Best Buy to Shutter 50 Stores

Over the weekend, the giant electronics retailer Best Buy said that it will close about 50 stores out of its total of around 1,100. The announcement came not long after the sudden resignation of CEO Brian Dunn, for as-yet unclear but possibly scandalous reasons, though it seems unlikely that the two events are directly related.

By Dees Stribling, Contributing Editor, and
Nicholas Ziegler, News Editor

Image courtesy Flickr user kevin dooley

Over the weekend, the giant electronics retailer Best Buy said that it will close about 50 stores out of its total of around 1,100. The announcement came not long after the sudden resignation of CEO Brian Dunn, for as-yet unclear but possibly scandalous reasons, though it seems unlikely that the two events are directly related.

In any case, Best Buy said the stores will be closed by May 12 of this year. More were in California than anywhere else (seven), though Illinois and Minnesota are both seeing six stores close. Closures will also occur in 18 other states and Puerto Rico. Despite the closings, the company says that it will continue to remodel other stores and roll out smaller-format stores called Best Buy Mobile — it plans to have approximately 100 stores using the format by the end of 2012.

The company notified the affected stores of their impending closing on Saturday morning. The initial announcement came on the heels of Best Buy’s year-end earnings report, which showed a loss of $4.89 per share for the fourth quarter alone. The retailer aims to trip $800 million in costs by 2015, partially by “decreasing overall square footage for increased flexibility,” according to the company’s press release.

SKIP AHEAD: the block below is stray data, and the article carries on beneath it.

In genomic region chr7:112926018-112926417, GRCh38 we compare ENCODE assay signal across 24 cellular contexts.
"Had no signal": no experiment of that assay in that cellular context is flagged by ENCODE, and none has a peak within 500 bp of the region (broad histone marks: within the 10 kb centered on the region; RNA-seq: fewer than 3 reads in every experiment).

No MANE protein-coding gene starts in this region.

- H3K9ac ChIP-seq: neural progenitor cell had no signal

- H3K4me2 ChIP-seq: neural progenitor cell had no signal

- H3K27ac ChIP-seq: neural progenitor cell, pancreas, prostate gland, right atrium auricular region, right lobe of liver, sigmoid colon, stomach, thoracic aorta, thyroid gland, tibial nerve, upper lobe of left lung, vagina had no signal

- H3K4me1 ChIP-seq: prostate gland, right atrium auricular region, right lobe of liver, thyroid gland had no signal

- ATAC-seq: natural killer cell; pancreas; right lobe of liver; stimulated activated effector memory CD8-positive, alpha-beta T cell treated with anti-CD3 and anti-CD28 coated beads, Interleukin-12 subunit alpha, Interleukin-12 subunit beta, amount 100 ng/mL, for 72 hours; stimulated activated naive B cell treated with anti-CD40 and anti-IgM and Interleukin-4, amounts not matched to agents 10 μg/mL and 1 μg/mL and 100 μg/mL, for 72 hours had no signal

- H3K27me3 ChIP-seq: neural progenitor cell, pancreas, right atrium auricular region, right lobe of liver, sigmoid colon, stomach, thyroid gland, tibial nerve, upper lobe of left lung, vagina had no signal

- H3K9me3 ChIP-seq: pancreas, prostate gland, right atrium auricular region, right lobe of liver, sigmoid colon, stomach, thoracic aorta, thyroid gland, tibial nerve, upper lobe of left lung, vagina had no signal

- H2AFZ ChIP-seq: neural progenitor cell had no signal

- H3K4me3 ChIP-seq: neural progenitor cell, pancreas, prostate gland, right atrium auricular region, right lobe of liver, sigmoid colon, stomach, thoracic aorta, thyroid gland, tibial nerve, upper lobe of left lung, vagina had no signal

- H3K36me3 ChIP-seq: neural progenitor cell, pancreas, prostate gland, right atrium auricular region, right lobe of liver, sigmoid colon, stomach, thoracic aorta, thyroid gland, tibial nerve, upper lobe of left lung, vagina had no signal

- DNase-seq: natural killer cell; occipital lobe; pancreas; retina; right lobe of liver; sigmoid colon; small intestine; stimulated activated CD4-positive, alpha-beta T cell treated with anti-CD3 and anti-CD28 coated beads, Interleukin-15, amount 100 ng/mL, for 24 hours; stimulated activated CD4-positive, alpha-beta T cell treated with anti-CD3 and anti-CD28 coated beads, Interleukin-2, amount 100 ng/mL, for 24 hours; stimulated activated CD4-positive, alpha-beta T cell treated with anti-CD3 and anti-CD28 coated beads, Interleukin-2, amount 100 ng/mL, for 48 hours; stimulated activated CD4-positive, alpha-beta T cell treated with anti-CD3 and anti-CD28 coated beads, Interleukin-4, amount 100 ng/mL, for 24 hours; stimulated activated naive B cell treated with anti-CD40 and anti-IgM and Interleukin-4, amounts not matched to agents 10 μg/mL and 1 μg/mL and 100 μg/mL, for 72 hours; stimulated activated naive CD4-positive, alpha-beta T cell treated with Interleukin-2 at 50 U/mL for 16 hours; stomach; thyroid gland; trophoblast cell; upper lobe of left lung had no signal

One of the possible reasons for the retailer’s contraction plans is a general push for smaller store footprints, according to services firm Cushman & Wakefield Inc. The CRE firm noted in its 2012 outlook that the average size of big-box stores has been on the decline for some time. “Even before the recession, stores were shrinking in size,” Cushman wrote in its report. “In 2004, the average Best Buy generally occupied 45,000 square feet. In 2011, however, two-thirds of the 90 stores opened were smaller than 30,000 square feet.”

Additionally, with Best Buy’s announcement to further the Best Buy Mobile pop-up format mirrors another industry trend. Other retailers, such as Target, have experimented with smaller stores that don’t necessitate a full flagship investment. Target’s Missoni brand pop-up store — that appeared in Manhattan in the summer of 2011 — sold out of its inventory within hours and captured significant media attention.

Sears, once among the greats of big-box retailers, announced a similar move in December of last year, The chain, in the midst of heavy restructuring, moved to close between 100 and 120 Sears and Kmart locations. At the time, Bill Rose, the San Diego–based national director of Marcus & Millichap’s National Retail Group, told Commercial Property Executive that he foresees potential problems given the typical store footprints of about 100,000 square feet.

Rose noted that retailers that are currently expanding — and he mentioned Best Buy specifically, along with TJ Maxx and HHGregg — are typically looking for smaller spaces of approximately 30,000 square feet.